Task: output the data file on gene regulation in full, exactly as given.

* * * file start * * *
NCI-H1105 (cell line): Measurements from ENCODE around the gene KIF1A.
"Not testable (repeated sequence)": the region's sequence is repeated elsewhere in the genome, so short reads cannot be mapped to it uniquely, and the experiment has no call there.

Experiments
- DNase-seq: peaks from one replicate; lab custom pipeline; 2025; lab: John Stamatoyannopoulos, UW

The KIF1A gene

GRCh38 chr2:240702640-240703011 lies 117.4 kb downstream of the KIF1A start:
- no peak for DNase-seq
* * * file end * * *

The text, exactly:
NCI-H1105 (cell line): Measurements from ENCODE around the gene KIF1A.
"Not testable (repeated sequence)": the region's sequence is repeated elsewhere in the genome, so short reads cannot be mapped to it uniquely, and the experiment has no call there.

Experiments
- DNase-seq: peaks from one replicate; lab custom pipeline; 2025; lab: John Stamatoyannopoulos, UW

The KIF1A gene

GRCh38 chr2:240702640-240703011 lies 117.4 kb downstream of the KIF1A start:
- no peak for DNase-seq